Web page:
The Blue green waters

This blog has been long due. Truly, there is nothing more frustrating than being thrown into a busy schedule with no connectivity right after a refreshing and awesome holiday. That is what happened to me after a beautiful 10-day break in Lakshadweep and Kerala, as my joining in the new job followed right after. Can you imagine a stint with quiet deserted waters terminating in the crazy city of Mumbai where the human sea not just engulfs you in its entirety, but also makes the ever-awe-inspiring ocean a non-entity?! Anyway, I have enough and more to say on Bombay, but I suppose its not the right content for a travel blog.

To return to Lakshadweep – the group of small islands still stands largely unexplored as a tourist destination, and is perhaps more so beautiful for the same reason. A government authority called SPORTS is trying to promote tourism in the area with attractive packages.(http://www.lakshadweeptourism.com/). We had taken one of these Sports authority tour packages called Coral reef, which comprised of 5 nights stay on the ship with the days spent on the islands.

We started the ship journey from Cochin aboard the MS Tipu Sultan. If you have seen too many of the Star cruise advertisements, let me tell you upfront that this ship and the journey is far removed from the glossy image imprinted on your mind. The ship is essentially a passanger ship, and you will see more people aboard than you have seen on a train journey to Bihar. Unfortunately, the ship is filled with people way beyond its capacity, and courts an acute danger if any untoward incident happens mid-ocean. Thanks to the same, all our plans to spend the nights on the deck staring at starry skies went astray. We were holed in to our cabins in the night, except for the very few times when we managed to claim a piece of the deck to stand on and enjoy the lovely breeze or wonder at the flight of small fishes.

Our first destination was Minicoy – an island isolated from the main group of islands and lying about 200 kms south of the northern group. To reach the island, we were put into really rickety rocketty boats, which creaked their way to the island in a jiffy. It was so much fun just riding those boats – yet the best treat came when we landed on the island, for coral islands are very different from the normal beaches that I had experienced before this. For one, you can walk far into the sea and still keep standing, and even the waves are held still by the innocuous looking coral to give a sense of absolute calm.

Minicoy has a very nice lighthouse. With Virginia woolf and discovery shows of haunted lighthouses playing as background themes, I have always been fascinated with lighthouses. Though I did see my share of those in France – this was the first tall lighthouse which I climbed, getting a breathtaking view in return. As you look down, you see the sea merging into trees, which merge into lagoons that merge back into the sea; and you have an entire palette before your eyes – with greens, blues, whites and so many hues which you can’t even name. I wish I could capture the view and hold it, but alas, cameras were not allowed atop(May be to permit us time to see the beauty with the naked eye rather than though the lens of the camera). On this sparsely populated island (a qualification that we found to be true for most islands in lakshadweep), we managed to convince a shop girl to lend us her cycle that we rode upon for sometime on the tree-lined roads. I do wish that we could do this longer, only if all of us had managed to convince a native each to lend us their cycles (if you were wondering – thats the main means of commute in the place)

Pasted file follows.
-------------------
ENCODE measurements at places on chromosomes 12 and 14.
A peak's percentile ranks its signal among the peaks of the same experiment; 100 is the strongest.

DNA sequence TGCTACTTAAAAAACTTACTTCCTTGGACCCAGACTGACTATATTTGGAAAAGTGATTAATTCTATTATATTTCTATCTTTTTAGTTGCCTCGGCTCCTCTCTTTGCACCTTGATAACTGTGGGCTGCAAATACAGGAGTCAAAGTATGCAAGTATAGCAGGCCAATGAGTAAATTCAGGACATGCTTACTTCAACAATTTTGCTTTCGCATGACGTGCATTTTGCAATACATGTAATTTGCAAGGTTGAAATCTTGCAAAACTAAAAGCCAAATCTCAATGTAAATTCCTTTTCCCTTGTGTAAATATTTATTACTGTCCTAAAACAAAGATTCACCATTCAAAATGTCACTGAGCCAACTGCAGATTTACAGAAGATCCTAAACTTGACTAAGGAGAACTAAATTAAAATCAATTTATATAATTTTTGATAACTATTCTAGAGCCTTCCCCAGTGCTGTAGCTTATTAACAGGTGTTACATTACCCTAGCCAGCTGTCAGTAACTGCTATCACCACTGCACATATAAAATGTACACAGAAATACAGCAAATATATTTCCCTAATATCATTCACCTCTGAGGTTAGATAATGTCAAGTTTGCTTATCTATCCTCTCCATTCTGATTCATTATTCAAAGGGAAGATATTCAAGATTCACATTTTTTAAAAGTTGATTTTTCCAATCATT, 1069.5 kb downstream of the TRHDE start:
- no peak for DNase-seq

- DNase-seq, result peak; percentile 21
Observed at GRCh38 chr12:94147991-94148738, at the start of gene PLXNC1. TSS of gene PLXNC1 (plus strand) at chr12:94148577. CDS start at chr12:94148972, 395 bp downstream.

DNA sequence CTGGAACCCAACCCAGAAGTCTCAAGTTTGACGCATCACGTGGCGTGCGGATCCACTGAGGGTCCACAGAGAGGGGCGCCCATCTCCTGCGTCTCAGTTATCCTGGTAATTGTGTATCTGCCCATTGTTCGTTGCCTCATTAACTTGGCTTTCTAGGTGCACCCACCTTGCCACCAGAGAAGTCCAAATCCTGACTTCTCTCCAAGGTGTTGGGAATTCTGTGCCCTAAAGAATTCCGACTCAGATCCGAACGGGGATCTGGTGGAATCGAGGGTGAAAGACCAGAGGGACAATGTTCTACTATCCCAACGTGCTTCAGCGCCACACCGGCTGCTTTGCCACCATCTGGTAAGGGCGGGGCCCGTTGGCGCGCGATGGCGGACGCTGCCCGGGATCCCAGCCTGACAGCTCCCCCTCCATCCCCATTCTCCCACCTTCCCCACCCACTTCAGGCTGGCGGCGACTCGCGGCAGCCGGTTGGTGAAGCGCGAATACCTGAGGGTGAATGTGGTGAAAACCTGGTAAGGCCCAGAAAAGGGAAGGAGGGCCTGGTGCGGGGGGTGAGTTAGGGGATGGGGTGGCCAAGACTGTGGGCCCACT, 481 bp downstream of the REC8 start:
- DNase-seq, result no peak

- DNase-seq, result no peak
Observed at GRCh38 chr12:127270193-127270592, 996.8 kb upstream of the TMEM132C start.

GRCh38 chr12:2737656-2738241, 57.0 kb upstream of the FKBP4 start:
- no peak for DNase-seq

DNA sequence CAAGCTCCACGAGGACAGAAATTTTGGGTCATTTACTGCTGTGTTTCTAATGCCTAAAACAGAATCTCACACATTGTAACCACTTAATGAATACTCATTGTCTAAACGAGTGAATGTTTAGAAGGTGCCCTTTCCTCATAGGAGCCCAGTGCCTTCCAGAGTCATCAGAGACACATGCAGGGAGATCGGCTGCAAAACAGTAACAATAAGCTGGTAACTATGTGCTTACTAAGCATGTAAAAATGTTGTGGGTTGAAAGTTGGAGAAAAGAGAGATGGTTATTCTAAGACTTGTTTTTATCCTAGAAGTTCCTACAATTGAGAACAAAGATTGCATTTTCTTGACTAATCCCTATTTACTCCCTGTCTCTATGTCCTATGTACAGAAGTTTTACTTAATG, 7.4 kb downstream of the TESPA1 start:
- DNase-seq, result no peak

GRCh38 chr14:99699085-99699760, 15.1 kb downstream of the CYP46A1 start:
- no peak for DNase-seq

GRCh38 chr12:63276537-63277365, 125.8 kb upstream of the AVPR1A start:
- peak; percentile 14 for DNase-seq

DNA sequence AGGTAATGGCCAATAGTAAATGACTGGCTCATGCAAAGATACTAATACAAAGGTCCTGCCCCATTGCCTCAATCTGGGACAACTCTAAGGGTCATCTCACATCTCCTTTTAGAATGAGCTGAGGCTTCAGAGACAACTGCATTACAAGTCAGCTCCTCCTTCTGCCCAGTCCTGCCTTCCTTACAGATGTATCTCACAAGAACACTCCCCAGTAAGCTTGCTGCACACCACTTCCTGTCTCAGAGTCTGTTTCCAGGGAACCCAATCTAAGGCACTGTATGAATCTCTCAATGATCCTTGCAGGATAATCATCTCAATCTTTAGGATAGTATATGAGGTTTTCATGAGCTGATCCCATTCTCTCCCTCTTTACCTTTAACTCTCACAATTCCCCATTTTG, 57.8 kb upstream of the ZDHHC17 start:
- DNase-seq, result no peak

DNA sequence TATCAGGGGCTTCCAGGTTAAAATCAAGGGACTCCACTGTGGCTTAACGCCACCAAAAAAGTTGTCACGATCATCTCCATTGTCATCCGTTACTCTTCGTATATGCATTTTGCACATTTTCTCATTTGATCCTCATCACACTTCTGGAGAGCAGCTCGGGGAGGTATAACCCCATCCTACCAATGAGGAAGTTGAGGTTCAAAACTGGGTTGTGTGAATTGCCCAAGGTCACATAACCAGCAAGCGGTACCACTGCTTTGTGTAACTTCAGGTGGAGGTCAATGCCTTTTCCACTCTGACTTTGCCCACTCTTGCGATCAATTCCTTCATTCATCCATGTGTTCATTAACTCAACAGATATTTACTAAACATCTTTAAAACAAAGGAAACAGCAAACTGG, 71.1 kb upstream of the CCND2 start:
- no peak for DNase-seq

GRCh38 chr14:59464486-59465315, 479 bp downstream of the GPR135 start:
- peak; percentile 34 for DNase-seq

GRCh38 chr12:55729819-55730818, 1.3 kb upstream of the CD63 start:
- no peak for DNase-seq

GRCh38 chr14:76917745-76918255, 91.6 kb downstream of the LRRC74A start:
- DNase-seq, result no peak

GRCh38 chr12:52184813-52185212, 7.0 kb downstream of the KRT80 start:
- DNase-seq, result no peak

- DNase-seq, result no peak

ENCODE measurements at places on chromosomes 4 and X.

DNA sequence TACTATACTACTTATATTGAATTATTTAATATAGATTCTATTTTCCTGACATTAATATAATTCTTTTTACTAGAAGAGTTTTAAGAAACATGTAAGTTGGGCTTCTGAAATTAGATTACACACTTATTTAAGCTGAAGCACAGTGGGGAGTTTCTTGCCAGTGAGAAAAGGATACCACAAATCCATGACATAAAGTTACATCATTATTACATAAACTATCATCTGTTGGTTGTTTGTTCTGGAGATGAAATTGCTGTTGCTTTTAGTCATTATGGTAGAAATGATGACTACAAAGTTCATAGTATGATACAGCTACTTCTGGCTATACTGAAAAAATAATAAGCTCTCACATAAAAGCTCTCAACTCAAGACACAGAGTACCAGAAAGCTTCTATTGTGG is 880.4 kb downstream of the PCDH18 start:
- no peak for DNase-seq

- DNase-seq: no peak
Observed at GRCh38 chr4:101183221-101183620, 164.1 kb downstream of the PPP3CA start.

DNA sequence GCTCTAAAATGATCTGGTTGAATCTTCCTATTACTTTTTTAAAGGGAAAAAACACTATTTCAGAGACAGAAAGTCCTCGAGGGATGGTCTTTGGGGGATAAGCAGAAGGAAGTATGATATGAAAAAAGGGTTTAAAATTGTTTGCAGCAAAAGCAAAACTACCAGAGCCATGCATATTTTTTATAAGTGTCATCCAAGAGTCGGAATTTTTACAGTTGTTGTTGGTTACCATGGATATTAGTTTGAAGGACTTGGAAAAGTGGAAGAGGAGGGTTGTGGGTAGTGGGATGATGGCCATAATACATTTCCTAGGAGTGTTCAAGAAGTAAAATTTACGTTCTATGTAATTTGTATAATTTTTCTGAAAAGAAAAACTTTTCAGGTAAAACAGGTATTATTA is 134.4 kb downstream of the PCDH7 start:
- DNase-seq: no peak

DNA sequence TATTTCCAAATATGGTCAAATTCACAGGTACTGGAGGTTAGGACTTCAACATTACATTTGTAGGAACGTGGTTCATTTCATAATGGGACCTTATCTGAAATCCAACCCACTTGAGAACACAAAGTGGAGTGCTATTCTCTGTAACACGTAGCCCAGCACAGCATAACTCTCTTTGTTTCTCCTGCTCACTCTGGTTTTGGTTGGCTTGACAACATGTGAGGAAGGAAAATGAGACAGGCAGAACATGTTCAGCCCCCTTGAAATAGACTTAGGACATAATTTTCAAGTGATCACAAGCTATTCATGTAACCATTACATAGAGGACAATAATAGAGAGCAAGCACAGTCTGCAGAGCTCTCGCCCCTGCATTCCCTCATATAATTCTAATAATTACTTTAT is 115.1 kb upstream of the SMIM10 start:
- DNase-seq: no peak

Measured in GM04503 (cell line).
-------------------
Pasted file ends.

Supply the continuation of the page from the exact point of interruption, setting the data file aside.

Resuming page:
Our second destination was Kavaratti – the capital of the islands. And the highpoint of this place was scuba diving! That was my first stint at scuba, and was it amazing! The world below the water is so much more colorful and richer than the one above – and this I am saying after delving into merely 2.5 meters of it. And surprisingly, it’s not even remotely scary except when they give you about ten thousand instructions before diving in. To reinforce the underwater experience we were taken on a glass bottom boat ride after the scuba – right into the middle of the land of corals. And even at the cost of repeating myself I will say, we merely see the tip of the iceberg every day. Below the water level, there were mountains of corals, going deep inside, nurturing a range of sea flora and fauna that you otherwise see only in acquariums.

The last island was Kalpeni, and it was the prettiest one. The moment we landed at the tourist spot – it was picture perfect. We took a boat to a very small island away from the shore, stayed there all day and did endless amount of snorkeling, kayaking and swimming. In the course of fun, even stepped on a few sea cucumbers and suffered their wrath 🙂

The day ended with a visit to the northern tip of Kalpeni. The spot is surrounded with water from three sides, seperated from it only by a random array of stones, where you could sit and lose yourself – at the threat of not finding yourself ever again. Even the scorching sun begins to fade in the backdrop of the awe-inspiring endlessness.

And that was all. We went back to the ship and sailed back to cochin. Yet the virgin beauty of the islands, hidden away from the sight of rushing tourists returns often as a sigh in the middle of a mad, busy and stressful day.

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One Comment Add yours

  1. deeperthanyou says:

    Well, sitting on a pretty remote island in south east asia, Internet is often the only way to get information. thanks for sharing 🙂

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